If an officially licensed RPG that a) was at least decent and b) was given at least some promotion came out when the fandom was at its peak, I think it would have raked in a healthy profit. Look at the fanfiction boom that accompanied Harry Potter -- while obviously fanfic and RPGs appeal to different people, there is a lot of crossover. I also think it probably would have swelled the numbers of RPG players and been good for the hobby as a whole. Of course, the hard part is convincing Rowling and the execs of the former (somehow I doubt they care about the latter).
For the same reason, I wish we had an official Adventure Time game.
A well-timed, well-produced licensed product for a franchise that appeals to the same demographics that RPGs do could do a lot to inflate interest in the hobby.
I'm a big fan of Dungeon World myself. But I have a recommendation that's are a little further afield:
Beyond the Wall.
BtW is a game about young heroes facing their first dangers in or outside the village that is their home.
Check out Dungeonslayers some something similar.
It's free, available in german (got developed by a German), really easy to learn and great for beginners.
Additionally if you want to try other settings you can use the same system:
- Gammaslayers - Fallout scenario
- Starslayers - Sci-fi scenario
It may not be the game you want to play forever, but I am recommending you look at it because it is laser-focused on creating an absolutely amazing first session with zero expectation of experience or preparation. Over the course of creating characters, you'll also build the village it is set in as well as setting some parameters of the first adventure, so everything is woven together and the characters are attached to everything. It's a relatively simple system so there won't be a lot of rule confusion. It's under $10 for the PDF.
Dungeons & Dragons Starter Kit
D&D is less beginner friendly in my opinion. More tactical combat, less focus on story. A good fight in D&D can take 30 minutes easily while Dungeon World combat flows through the rest of the story/adventure. That is the biggest difference in my mind.
D&D is a good system but it can become intimidating for many players especially when they don't want to own and read their own Player's Handbook.
D&D can also become expensive very quickly. The free "Basic Rules" are very limited and there are 3 basic books at an MSRP of $40 each.
That being said, the D&D Starter Set is pretty great for newcommers. It doesn't include rules to create your own characters/adventure but it gives you 5 pre made characters, a pre written adventure, and the rules you need to play.
All you need to add are pencils and paper because the Starter Set also comes with a set of dice.
But more sets of polyhedral dice would be better when playing D&D (1 set for each player). With Dungeon World 2 regular 6-sided dice for each player and one set of poly-dice will do. D&D Starter Set on Amazon $13.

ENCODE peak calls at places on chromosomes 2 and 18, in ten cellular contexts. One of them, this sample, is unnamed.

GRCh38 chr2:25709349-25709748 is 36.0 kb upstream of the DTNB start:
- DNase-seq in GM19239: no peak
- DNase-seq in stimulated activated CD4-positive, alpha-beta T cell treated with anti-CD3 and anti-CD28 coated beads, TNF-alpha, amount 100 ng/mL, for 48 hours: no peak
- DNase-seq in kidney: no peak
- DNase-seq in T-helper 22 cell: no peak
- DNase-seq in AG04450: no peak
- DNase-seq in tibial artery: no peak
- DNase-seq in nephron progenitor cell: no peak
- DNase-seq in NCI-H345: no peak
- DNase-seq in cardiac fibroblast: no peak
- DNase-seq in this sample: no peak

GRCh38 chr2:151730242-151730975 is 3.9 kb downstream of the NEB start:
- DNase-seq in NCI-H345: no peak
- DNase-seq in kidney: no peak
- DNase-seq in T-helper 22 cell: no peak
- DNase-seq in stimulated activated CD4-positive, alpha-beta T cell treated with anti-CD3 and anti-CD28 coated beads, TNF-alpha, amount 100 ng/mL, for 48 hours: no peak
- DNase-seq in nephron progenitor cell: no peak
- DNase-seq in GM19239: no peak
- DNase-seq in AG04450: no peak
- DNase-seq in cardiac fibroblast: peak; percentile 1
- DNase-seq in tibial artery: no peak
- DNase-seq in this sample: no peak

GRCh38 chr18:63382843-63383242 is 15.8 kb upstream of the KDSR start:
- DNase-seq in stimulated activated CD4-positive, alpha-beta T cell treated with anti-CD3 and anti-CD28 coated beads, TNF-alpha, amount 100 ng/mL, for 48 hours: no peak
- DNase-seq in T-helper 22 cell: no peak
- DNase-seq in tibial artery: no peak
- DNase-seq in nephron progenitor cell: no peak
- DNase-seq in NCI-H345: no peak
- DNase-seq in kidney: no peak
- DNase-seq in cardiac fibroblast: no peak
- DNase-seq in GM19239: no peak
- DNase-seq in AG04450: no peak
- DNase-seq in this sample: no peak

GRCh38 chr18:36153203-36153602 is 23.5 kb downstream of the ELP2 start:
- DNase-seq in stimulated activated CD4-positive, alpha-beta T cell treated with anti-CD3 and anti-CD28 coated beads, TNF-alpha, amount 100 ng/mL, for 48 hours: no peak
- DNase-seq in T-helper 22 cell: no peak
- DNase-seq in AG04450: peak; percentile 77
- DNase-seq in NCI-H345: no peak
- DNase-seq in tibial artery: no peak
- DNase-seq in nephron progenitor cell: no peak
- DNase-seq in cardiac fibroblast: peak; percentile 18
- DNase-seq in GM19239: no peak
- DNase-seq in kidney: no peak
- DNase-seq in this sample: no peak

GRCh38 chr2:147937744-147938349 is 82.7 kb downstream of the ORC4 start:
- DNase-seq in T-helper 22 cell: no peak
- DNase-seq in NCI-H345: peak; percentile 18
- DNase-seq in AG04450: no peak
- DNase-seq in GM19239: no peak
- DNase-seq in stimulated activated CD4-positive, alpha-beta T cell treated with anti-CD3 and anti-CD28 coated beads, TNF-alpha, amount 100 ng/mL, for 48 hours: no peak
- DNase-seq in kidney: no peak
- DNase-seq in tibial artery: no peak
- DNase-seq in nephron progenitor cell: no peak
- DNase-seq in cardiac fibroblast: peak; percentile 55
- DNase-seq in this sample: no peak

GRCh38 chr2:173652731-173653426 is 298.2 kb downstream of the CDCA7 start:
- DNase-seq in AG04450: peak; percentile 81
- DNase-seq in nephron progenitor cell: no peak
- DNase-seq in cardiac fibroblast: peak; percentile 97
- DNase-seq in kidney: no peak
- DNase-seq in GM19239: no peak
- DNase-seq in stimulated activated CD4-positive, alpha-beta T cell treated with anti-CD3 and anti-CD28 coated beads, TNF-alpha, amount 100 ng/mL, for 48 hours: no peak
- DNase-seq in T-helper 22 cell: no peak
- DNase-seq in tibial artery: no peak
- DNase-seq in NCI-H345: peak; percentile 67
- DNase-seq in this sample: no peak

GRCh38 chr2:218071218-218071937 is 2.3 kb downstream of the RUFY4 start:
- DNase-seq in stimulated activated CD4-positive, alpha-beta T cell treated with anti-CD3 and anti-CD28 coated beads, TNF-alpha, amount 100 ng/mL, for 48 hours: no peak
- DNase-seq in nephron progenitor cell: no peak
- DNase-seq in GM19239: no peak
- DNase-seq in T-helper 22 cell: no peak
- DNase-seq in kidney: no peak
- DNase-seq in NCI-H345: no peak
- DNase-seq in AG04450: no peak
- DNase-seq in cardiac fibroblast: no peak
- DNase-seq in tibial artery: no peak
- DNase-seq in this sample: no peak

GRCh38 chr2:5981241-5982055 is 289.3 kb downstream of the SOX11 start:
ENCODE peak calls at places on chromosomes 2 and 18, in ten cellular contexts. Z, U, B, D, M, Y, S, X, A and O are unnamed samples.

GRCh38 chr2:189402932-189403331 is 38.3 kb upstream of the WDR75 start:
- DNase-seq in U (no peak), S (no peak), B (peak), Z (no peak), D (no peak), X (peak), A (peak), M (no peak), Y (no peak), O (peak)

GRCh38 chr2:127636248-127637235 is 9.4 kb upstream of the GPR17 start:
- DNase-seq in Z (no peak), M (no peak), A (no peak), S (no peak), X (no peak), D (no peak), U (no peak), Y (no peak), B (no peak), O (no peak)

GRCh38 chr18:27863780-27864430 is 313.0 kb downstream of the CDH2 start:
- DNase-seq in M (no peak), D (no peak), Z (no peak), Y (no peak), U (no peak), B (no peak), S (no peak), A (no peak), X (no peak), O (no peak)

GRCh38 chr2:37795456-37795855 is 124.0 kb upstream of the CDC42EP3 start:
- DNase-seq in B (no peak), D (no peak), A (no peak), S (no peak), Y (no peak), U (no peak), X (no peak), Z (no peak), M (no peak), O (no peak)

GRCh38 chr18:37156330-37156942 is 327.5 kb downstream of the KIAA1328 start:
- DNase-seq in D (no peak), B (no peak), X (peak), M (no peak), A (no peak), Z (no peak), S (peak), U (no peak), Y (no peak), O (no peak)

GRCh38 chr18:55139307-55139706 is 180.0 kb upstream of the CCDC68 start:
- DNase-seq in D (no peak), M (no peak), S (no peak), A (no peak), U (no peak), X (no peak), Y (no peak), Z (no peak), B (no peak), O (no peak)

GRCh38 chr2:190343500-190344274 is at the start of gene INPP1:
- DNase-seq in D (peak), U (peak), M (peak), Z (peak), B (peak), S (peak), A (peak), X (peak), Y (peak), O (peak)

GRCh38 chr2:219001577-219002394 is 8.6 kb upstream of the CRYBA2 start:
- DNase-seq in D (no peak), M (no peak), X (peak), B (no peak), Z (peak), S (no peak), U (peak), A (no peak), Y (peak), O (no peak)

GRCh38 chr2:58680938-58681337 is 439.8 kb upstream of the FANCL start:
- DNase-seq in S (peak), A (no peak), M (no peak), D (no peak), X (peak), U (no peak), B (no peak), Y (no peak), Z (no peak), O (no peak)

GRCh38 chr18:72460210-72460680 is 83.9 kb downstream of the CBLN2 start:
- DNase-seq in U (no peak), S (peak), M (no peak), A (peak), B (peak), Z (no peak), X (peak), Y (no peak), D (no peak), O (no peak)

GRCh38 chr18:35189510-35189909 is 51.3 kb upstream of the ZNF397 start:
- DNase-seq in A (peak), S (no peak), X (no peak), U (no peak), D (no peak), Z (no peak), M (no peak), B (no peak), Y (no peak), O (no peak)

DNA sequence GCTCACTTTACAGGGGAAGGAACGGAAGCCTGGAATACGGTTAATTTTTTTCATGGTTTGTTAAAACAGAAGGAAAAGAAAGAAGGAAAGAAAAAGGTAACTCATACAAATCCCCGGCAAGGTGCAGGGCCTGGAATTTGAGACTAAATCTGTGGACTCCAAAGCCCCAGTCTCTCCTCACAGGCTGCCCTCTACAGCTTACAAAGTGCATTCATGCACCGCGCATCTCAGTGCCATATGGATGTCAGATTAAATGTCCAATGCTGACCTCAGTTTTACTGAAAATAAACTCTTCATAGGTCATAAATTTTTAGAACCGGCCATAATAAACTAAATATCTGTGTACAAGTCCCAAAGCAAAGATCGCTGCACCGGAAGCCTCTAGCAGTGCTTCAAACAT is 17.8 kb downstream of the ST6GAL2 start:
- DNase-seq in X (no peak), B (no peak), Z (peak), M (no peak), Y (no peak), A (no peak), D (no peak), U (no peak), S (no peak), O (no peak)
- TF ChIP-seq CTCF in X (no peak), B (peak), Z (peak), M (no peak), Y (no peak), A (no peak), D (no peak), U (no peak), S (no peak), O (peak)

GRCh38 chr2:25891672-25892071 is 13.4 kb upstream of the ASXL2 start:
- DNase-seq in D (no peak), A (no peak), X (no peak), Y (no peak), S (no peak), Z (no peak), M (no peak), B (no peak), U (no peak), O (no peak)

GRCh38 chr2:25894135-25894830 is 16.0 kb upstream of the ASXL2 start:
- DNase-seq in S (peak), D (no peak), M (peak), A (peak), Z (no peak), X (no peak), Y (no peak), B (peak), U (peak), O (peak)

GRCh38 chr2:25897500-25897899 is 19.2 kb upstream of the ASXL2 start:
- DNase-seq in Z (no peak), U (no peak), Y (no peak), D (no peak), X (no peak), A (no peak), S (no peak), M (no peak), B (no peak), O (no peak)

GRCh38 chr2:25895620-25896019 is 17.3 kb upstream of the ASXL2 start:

I've been DMing the Skulls and Shackles campaign path for my group for a couple months now. Paizo puts it out for the Pathfinder system.
It's all Pirates all the time and has enhanced rules for ship combat, ship upgrades, boarding party actions, pirate themed gear, themed side quests, and the list goes on. The main purpose of the campaign is to become the most nefarious pirates of the seas, getting a hideout, developing a fleet, and taking out other pirates. Hell, there's even a plunder and infamy system built into the campaign.
Profession "Sailor" goes a long way and everyone should invest at least a couple points if they have them to spare but it is never a make or break component.
One person is obviously the captain, but you have another assisting with navigation rolls to help the captains rolls out, other people are manning ballistas, while your casters might be conjuring up magic to help your ship move faster based on the rules that come with the book.
There is a role for everyone on board the ship.
Some of our most memorable times are when the captain is on auto-pilot making rolls and everyone else is either attacking from afar or preparing for boarding actions.
There are two paths to take on this, the enhanced vehicle combat rules or the all out "I'mma fuckin' sail this boat" rules which can be complicated and I really recommend setting up a couple mock battles to get the hang of. The more complex rules are in the campaign materials.
Let me know if you have any other questions. It's really a great campaign path and we've had a lot of fun with it.
Then there is Skies of Arcadia 10 times better than the best game you'll ever play.
My job can get a bit boring at times, so I started looking around for a couple of fun pen-and-paper games I could play alone.
There are some, but not what I was looking for.
For example theres a solo rpg called Hikikomori that got made up by Ewan Cluney a while back that was made to be played through by one person in like two hours or so.
The idea of it is that you're a person who, for some reason mental or physical reason, has issues with leaving the house and with talking to people, and have various events happen to you, which range from staring at a wall all day to getting taken to a hospital for an emergency. The game is centered around a kind of "hope meter" that you have that can go up or down based on what happens.
The tone on it can vary quite a bit depending on your events, and can sometimes get fairly depressing watching your hope meter plummet.
Then it came to me. In this situation I should be working on creating! Even if you don't have any desire to GM, creating RPG stuff is a lot of fun and can give your brain a creative workout.
Brainstorm a character. He doesn't have to be someone you would actually play, maybe give him to a GM or post him on this subreddit for other people to use. Get in their mindset to expand your role-playing horizons. Do someone of a different gender, race, sexual orientation, career, social class, etc. You can roll up stats randomly and challenge yourself to make a character based on them, or assign the stats after you design the character (or ignore the crunch totally).
Write up a neat encounter or location. Learn about how to balance encounters in your RPG system of choice. Design a city. Write a new spell or create a new class.
I just personally feel that solo P&P RPG is not a lot of fun. I'd rather work on honing my craft for when I get to play with other people.